Gunnar Smith, a Highland High School junior, attended the 2023 Rotary Youth Leadership Awards (RYLA) conference at Mount Saint Mary College this past summer, gaining experiences that he hopes will serve him well in college and beyond. His participation was sponsored by the Highland Rotary Club.
RYLA is an annual event that brings youth from across the region together for an intensive experience designed to help them develop skills in leadership, team-building, problem-solving and communication, while also having fun and making connections. RYLA’s main goal is to teach youth about the power of confidence, comfort and cooperativeness. Participants are provided a once-in-a-lifetime experience that builds social and working skills.
Smith returned from the conference excited and energized. The young leader gave a presentation at a Highland Rotary Club meeting, speaking to the group about the many valuable experiences from his time at RYLA.
One of Smith’s intentions in participating was to hone the kind of skills he anticipates needing in college, including public speaking. Smith, who said that his goal since early childhood has been to become a veterinarian, is currently enrolled in the Ulster BOCES Animal Sciences program, which he began this fall.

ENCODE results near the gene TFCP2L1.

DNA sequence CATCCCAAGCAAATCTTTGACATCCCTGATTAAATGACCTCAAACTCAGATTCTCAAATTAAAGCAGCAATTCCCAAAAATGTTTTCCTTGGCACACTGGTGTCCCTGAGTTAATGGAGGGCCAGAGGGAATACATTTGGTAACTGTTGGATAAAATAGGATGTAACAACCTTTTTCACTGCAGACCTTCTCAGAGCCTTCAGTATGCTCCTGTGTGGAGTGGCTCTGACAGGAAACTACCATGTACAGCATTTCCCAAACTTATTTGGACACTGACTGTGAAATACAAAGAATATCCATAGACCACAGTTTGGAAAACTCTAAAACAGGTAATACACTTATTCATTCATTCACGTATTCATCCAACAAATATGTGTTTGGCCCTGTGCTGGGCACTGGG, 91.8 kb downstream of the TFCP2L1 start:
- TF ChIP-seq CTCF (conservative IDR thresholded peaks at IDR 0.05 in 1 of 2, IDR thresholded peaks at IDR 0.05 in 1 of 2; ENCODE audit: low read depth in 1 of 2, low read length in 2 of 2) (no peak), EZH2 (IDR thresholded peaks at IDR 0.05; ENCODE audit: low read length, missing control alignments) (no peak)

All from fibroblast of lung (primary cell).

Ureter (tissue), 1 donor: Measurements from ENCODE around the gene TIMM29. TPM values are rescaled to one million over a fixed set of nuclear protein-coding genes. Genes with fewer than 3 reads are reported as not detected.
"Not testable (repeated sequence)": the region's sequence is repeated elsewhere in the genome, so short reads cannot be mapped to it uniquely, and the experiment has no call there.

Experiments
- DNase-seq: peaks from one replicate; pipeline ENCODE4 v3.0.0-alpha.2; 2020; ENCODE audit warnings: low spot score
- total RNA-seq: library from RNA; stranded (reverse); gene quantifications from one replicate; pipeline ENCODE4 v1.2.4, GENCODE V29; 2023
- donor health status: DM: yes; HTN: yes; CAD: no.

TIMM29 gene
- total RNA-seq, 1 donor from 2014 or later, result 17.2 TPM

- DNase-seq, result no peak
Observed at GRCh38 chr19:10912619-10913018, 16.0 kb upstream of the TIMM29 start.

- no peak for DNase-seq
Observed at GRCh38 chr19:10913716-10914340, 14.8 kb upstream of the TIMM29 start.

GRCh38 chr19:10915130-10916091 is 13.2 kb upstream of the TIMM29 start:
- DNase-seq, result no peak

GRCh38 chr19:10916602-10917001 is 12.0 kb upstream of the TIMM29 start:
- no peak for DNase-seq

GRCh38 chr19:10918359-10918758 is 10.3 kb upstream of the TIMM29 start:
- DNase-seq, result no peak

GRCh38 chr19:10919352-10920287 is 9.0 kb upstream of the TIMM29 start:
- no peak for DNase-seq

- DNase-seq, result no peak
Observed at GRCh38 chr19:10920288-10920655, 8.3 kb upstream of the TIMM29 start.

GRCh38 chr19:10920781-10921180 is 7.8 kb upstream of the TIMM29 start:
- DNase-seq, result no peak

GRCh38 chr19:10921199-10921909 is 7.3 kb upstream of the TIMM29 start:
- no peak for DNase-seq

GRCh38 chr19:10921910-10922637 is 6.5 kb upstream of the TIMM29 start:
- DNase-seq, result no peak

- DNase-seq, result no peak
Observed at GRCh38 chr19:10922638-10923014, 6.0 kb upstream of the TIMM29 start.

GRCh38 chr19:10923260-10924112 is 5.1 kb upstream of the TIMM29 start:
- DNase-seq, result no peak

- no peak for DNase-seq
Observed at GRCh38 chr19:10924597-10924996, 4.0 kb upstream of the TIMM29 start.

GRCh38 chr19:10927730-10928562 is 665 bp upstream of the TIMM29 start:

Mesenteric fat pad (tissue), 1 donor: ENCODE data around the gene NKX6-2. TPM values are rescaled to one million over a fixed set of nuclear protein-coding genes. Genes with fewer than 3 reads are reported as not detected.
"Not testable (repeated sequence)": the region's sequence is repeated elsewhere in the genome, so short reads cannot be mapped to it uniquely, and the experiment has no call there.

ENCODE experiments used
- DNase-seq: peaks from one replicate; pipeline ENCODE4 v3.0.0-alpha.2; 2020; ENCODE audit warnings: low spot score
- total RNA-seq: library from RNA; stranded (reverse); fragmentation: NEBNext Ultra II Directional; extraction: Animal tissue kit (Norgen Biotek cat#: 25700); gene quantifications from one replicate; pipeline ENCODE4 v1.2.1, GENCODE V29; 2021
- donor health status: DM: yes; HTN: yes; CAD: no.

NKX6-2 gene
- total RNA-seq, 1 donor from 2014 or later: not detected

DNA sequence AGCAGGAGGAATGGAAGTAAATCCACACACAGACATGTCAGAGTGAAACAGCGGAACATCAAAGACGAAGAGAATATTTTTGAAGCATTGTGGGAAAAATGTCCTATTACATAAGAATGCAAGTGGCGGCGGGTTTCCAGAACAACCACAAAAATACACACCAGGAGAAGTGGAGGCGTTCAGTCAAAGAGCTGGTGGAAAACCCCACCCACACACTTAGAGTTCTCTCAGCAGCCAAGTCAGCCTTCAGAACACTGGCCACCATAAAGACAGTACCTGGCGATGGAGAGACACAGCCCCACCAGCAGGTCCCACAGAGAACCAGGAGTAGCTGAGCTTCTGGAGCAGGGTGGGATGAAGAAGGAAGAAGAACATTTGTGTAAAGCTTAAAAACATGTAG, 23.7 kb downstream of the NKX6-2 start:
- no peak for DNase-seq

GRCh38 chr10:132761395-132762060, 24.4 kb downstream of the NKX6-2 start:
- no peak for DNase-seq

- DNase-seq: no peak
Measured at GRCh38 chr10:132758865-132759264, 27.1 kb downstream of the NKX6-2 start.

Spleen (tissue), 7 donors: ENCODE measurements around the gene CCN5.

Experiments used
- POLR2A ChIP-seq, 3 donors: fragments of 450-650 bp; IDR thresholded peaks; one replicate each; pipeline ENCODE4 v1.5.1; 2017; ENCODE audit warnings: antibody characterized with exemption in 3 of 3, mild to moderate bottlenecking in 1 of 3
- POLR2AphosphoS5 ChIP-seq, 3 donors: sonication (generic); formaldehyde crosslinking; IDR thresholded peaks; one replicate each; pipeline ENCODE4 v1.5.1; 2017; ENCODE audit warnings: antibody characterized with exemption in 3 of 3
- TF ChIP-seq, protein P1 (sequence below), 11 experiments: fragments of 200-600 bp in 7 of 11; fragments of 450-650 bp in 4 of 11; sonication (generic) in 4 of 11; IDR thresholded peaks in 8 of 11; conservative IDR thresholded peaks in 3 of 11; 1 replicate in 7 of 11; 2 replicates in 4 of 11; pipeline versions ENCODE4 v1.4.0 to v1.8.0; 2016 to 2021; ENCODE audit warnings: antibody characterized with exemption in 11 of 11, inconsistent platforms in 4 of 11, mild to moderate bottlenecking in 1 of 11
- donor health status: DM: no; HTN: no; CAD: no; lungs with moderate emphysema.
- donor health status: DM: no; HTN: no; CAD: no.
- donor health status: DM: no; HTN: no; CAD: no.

Smith says that the most valuable thing he took away from RYLA was “definitely leadership, which will be needed down the line for college or my future career.” Though Smith describes himself as “introverted,” he said that after five days of engaging in activities and exercises, such as role-playing, Pictionary, and a non-competitive “Olympics,” he felt as if he and his fellow students were a family.
“My self-confidence has improved significantly because they push you out of your shell,” he remarked. “One girl said she did not want to talk to anyone initially, but by the end she was friends with everyone. I would do it again if I had the chance.”
Each day, students were grouped together for three hours to work on a project that was to be presented at the end of the conference. One project that challenged the teams was to assemble random items into an “invention” and present it as a commercial. “They mixed our teams up so we interacted with different people,” Smith explained.
Highland Central School District Superintendent Joel Freer said that he deeply appreciates that the Highland Rotary provides students with opportunities to grow as leaders. “Instilling leadership skills at a young age sets our students up for much success in the future,” Freer noted.